Modomics - A Database of RNA Modifications

Published on Nov. 4, 2011 in J Biol Chem volume 286.

PubMed ID: 21908622


Cysteine desulfurases perform pyridoxal phosphate (PLP)-dependent desulfuration of cysteine. The key steps of the enzymatic cycle include substrate binding to PLP, formation of a covalent persulfide intermediate at the active site cysteine, and transfer of sulfur to recipients for use in various metabolic pathways. In Saccharomyces cerevisiae, the cysteine desulfurase Nfs1p and an accessory protein, Isd11p, are found primarily in mitochondria, and both are essential for cell viability. Although cysteine desulfurases are conserved from bacteria to humans, Isd11p is found only in eukaryotes and not in prokaryotes. Here we show that Isd11p activates Nfs1p. The enzyme without Isd11p was inactive and did not form the [(35)S]persulfide intermediate from the substrate [(35)S]cysteine. Addition of Isd11p to inactive Nfs1p induced formation of the persulfide. Remarkably, in a two-step assay, [(35)S]cysteine could be bound to the inactive Nfs1p in a PLP-dependent manner, and the enzyme could be subsequently induced to form the persulfide by addition of Isd11p. A mutant form of Isd11p with the (15)LYK(17) motif changed to (15)AAA(17) was able to bind but failed to activate Nfs1p, thus separating these two functions of Isd11p. Finally, compared with Nfs1p with or without the bound Isd11p mutant, the Nfs1p.Isd11p complex was more resistant to inactivation by an alkylating agent. On the basis of these novel findings, we propose that interaction of Isd11p with Nfs1p activates the enzyme by inducing a conformational change, thereby promoting formation of the persulfide intermediate at the active site cysteine. Such a conformational change may protect the active site cysteine from alkylating agents.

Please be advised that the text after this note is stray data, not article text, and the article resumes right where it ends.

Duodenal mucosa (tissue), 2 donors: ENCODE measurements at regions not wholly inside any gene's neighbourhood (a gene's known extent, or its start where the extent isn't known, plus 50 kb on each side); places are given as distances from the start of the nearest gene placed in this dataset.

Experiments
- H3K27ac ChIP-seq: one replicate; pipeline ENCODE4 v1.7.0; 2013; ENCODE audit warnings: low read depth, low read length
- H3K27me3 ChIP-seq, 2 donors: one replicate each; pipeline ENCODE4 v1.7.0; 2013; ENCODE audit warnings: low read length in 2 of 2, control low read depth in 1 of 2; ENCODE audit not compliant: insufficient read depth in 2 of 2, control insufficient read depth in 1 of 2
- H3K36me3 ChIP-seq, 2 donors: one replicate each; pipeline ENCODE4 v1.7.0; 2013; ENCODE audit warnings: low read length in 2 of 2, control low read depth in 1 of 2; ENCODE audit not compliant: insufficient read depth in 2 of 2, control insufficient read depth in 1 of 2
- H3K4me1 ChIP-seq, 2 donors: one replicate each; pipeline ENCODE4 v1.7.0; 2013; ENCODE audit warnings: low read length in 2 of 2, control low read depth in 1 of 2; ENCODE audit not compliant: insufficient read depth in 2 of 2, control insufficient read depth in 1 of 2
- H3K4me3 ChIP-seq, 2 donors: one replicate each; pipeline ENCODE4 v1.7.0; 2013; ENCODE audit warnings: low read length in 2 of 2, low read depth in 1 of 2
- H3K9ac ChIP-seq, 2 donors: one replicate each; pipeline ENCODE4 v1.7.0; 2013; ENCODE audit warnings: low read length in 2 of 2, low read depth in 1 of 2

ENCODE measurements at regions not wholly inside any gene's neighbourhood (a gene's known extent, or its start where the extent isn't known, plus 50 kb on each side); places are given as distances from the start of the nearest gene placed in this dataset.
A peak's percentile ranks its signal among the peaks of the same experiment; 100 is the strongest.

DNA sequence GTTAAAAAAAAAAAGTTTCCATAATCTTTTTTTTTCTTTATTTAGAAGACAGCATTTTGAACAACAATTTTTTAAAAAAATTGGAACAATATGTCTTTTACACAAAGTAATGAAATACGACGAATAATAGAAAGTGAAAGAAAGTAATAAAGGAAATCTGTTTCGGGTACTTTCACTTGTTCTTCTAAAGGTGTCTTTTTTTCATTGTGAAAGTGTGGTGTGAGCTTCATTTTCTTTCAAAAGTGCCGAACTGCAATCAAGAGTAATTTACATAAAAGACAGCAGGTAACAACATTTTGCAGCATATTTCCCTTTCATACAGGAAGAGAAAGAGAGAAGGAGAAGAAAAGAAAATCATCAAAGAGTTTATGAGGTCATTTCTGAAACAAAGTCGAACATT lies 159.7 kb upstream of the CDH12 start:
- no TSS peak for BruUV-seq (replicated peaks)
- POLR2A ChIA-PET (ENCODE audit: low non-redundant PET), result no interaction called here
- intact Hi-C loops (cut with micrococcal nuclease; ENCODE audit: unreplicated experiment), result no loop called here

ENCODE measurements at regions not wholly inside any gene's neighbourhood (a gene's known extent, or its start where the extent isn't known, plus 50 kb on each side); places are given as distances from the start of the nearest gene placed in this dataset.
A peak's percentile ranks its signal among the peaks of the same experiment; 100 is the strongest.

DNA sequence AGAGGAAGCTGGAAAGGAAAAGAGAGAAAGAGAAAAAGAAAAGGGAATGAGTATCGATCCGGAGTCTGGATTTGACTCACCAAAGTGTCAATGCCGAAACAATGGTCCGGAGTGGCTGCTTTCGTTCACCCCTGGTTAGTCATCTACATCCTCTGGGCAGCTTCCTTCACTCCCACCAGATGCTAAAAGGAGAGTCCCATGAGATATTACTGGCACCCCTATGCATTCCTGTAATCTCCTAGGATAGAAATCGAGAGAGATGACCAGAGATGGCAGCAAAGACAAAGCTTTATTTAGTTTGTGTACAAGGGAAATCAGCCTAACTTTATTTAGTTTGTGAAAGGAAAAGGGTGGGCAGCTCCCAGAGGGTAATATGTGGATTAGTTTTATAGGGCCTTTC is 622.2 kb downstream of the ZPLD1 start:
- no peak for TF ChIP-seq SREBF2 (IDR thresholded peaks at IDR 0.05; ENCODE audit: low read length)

This publication refers to following proteins: